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great advantage over the honourable gentleman. There is nothing here, Sir, which gives me the slightest uneasiness ; neither fear, nor anger, nor that which is sometimes more troublesome than either,- the consciousness of having been in the wrong. There is nothing either originating here or now received here by the gentleman's shot. Nothing originating here, for I had not the slightest feeling of unkindness towards the honourable member. Some passages, it is true, had occurred since our acquaintance in this body, which I could have wished might have been otherwise ; but I had used philosophy and forgotten them. I paid the honourable member the attention of listening with respect to his first speech; and when he sat down, though surprised, and I must even say astonished, at some of his opinions, nothing was further from my intention than to commence any personal warfare. Through the whole of the few remarks I made in answer, I avoided, studiously and carefully, every thing which I thought possible to be construed into disrespect. And, Sir, while there is thus nothing originating here, which I have wished at any time, or now wish, to discharge, I must repeat, also, that nothing has been received here which rankles, or in any way gives me annoyance. I will not accuse the honourable member of violating the rules of civilized war; I will not say that he poisoned his arrows. But whether his shafts were, or were not, dipped in that which would have caused rankling if they had reached their destination, there was not, as it happened, quite strength enough in the bow to bring them to their mark. If he wishes now to gather up those shafts, he must look for them elsewhere: they will not be found fixed and quivering in the object at which they were aimed. The honourable member complained that I had slept on his speech. I must have slept on it, or not slept at all. The moment the honourable member sat down, his friend from Missouri rose,” and, with much honeyed commendation of the speech, suggested that the impressions which it had produced were too charming and delightful to be disturbed by other sentiments or other sounds, and proposed that the Senate should adjourn. Would it have been quite amiable in me, Sir, to interrupt this excellent good feeling? Must I not have been absolutely malicious, if I could have thrust myself forward, to destroy sensations thus pleasing 2 Was it not much better and kinder, both to sleep upon them myself, and to allow others also the pleasure of sleeping upon them 2 But if it be meant, by sleeping upon his speech, that I took time to prepare a reply,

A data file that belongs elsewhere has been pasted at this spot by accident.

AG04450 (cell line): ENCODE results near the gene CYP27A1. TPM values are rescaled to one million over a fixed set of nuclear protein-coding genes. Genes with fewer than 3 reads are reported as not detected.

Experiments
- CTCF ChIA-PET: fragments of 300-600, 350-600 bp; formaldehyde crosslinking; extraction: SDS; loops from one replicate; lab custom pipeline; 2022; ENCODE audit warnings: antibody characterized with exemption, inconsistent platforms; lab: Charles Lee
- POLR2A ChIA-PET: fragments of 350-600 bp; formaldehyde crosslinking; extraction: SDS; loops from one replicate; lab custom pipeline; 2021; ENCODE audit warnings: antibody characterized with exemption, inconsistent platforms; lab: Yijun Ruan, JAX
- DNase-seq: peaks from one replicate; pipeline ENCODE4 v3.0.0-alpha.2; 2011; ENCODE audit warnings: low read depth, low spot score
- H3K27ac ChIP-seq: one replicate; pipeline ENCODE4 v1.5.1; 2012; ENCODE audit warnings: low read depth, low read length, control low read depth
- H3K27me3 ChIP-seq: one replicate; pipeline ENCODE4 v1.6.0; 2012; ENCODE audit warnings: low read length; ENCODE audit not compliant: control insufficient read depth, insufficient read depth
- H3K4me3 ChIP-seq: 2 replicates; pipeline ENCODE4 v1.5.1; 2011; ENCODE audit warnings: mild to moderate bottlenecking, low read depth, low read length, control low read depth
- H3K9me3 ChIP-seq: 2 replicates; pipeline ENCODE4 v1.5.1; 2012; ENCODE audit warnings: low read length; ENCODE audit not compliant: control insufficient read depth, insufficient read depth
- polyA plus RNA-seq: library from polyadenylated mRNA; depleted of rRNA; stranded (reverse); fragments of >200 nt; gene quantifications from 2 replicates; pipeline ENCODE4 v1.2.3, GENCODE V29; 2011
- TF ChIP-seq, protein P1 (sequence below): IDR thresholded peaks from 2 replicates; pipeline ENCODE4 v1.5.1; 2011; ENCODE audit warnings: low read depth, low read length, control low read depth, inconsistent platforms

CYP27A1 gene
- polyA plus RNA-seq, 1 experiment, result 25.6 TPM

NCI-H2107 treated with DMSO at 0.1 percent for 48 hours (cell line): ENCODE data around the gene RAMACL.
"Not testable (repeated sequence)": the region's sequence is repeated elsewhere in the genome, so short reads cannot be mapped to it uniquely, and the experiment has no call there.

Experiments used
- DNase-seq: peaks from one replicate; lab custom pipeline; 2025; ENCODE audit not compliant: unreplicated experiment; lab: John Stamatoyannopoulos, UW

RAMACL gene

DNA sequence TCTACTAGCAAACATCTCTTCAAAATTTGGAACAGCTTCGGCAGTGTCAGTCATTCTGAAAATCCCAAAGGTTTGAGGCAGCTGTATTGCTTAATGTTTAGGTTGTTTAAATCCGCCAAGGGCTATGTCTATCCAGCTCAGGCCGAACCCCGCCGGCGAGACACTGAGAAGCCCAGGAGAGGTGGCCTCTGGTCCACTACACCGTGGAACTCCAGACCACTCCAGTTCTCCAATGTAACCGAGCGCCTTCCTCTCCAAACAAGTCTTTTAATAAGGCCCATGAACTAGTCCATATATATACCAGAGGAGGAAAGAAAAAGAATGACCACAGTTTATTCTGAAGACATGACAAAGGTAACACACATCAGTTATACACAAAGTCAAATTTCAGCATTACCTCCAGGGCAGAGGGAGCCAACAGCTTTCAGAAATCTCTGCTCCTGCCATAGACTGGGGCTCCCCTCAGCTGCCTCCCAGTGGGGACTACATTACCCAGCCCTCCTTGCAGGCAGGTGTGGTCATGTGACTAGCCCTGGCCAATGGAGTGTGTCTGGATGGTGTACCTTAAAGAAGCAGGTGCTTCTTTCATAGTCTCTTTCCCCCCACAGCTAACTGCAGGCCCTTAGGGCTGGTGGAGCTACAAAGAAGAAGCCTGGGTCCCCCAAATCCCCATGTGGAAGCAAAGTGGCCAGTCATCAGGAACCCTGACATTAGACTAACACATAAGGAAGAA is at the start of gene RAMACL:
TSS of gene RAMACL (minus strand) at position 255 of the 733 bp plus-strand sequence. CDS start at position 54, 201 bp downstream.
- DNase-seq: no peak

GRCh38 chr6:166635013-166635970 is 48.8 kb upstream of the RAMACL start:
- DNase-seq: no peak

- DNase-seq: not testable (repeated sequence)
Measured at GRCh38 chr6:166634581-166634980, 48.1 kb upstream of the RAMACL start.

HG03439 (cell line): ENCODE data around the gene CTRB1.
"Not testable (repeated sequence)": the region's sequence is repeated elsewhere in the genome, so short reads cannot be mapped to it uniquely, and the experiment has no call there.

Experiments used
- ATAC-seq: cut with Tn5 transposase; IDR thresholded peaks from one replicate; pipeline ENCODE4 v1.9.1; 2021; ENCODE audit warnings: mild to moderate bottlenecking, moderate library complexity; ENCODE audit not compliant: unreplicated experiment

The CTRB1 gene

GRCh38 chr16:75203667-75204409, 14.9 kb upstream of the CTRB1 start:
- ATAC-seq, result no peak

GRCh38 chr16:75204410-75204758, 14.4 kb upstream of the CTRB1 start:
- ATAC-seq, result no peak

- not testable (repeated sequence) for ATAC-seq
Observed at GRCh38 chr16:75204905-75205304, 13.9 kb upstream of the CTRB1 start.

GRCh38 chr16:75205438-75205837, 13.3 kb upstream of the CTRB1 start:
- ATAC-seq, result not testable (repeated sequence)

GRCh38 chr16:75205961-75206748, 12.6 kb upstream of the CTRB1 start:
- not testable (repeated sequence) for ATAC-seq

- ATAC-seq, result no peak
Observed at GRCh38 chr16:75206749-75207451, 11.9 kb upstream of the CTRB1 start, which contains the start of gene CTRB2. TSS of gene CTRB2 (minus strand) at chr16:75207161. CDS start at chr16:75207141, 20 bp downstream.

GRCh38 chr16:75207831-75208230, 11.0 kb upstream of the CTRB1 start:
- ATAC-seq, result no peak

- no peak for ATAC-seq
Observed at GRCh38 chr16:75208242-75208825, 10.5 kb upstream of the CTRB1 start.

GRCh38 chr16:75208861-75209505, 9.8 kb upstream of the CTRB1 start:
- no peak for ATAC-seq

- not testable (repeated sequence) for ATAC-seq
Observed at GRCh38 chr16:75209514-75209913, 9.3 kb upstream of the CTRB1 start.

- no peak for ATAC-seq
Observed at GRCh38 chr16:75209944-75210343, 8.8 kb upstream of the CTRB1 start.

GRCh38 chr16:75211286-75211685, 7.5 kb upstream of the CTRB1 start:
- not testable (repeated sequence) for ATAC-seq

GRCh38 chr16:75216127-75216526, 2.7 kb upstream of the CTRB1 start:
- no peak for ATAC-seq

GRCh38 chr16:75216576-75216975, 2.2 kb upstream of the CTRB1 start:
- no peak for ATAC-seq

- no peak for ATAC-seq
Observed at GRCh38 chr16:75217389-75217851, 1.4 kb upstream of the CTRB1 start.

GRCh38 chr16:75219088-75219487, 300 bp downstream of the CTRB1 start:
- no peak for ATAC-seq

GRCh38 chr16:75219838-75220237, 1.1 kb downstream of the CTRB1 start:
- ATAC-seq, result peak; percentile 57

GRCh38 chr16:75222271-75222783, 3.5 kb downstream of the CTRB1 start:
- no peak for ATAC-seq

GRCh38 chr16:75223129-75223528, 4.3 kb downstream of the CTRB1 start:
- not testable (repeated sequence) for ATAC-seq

3 This “friend from Missouri" was Mr. Benton, one of the leaders of what was then called the Jackson party, in the Senatc.